ReFi is changing the mindset of the Voluntary Carbon Market (VCMs) with different organizations seeing the potential of web3 to correct some of the issues with VCMs: double counting and the resale of retired carbon credits. 

Equally, ReFi is having an impact in the field of conservation as companies that need to offset their carbon emissions can fund the preservation of a species or area via the use of smart contracts. This creates a win-win scenario in which species are preserved, companies can offset their emissions and communities will be paid for their efforts to preserve vulnerable species.  

There are numerous notable projects within web3 that are paving the way for the ReFi movement. There are also organizations that help to build the infrastructure needed for ReFi projects to flourish.

Four Other Areas in Which ReFi Is Having an Impact 

Although ReFi is mainly associated with carbon projects, it is having a major impact in other areas:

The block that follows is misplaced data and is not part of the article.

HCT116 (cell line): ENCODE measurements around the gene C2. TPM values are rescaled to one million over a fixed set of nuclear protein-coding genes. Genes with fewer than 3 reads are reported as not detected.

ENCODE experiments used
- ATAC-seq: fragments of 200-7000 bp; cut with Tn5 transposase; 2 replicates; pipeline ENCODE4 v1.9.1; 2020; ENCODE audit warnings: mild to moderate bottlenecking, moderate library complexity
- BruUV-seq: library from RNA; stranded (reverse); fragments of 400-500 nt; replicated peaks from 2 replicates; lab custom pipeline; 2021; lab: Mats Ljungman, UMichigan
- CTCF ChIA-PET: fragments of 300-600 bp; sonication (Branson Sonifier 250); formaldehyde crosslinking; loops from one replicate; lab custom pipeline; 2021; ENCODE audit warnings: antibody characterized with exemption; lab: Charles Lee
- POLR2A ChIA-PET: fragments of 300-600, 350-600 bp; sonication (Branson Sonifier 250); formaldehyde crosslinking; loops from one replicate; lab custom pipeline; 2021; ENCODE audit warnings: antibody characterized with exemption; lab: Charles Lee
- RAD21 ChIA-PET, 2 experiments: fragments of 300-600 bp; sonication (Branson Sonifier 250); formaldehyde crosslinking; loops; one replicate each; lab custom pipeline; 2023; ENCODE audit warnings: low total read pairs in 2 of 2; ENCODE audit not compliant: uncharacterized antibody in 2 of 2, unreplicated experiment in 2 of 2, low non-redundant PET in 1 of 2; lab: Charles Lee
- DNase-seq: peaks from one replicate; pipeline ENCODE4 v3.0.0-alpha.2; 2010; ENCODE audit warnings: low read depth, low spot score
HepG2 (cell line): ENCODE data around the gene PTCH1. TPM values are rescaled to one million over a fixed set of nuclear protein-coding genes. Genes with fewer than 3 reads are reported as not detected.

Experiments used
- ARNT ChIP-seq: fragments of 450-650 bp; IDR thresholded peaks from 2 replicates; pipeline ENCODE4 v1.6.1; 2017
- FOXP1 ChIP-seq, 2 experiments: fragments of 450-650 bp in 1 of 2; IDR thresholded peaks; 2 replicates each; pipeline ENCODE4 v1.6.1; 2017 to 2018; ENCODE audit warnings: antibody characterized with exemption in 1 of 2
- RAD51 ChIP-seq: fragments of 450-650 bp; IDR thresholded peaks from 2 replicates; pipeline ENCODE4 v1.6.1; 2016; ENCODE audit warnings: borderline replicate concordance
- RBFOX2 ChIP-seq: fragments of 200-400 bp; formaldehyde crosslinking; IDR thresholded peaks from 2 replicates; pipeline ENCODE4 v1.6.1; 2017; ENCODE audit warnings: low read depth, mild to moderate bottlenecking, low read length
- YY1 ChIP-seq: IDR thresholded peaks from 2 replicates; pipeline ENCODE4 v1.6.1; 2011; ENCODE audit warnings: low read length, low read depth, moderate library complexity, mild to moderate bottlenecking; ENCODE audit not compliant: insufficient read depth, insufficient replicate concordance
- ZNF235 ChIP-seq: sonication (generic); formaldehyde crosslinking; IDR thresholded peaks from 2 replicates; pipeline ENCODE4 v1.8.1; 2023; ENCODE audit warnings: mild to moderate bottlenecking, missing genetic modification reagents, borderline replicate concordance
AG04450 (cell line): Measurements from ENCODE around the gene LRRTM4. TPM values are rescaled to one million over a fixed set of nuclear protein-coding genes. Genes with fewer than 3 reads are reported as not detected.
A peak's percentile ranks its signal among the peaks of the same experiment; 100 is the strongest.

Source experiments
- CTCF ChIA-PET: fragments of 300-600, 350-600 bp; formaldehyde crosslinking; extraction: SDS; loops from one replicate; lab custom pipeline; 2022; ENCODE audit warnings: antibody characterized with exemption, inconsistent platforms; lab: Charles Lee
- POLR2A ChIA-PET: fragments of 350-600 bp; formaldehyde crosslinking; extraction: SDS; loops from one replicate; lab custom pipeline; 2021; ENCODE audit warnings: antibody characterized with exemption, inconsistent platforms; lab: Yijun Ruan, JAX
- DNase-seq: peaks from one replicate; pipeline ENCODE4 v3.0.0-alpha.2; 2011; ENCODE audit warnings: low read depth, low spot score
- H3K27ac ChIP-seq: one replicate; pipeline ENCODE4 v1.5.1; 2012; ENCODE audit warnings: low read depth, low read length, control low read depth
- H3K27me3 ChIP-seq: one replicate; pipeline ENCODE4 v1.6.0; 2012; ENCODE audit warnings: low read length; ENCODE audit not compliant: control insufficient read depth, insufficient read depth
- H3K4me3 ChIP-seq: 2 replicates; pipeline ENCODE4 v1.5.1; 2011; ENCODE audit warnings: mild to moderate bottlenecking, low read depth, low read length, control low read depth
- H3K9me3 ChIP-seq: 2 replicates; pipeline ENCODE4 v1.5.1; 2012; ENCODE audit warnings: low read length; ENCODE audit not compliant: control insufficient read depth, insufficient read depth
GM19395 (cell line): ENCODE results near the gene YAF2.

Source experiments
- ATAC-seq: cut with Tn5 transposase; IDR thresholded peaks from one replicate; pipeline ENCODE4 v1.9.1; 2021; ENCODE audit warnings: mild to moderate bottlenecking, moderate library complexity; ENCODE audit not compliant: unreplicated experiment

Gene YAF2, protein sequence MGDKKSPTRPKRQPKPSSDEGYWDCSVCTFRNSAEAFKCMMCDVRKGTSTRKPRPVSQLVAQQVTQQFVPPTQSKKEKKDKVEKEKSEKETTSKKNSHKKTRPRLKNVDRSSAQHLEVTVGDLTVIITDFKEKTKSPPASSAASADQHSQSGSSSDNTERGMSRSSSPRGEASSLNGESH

Ocean Conservation 

Certain projects are issuing blue carbon credits which help marine protected areas track the health of their ecosystems and generate revenue to fund their conservation projects.

Regenerative Community Development 

Given that the health of an ecosystem is often dependent on those who inhabit them, there are projects creating commons credits that tokenize the impact of taking private land and returning them to local communities.   

Reforestation and Conservation

The Voluntary Carbon Market indirectly tries to incentivize the funding of carbon reduction projects. ReFi is taking this a step further by leveraging the power of web3 to fund reforestation, regeneration and conservation more directly. 

Preservation of Soil and Water Quality 

Certain ReFi projects aim to solve the problems surrounding soil depletion and freshwater drying up by using web3 to fund the research, development and implementation of sustainable and restorative water practices.

Potential Impact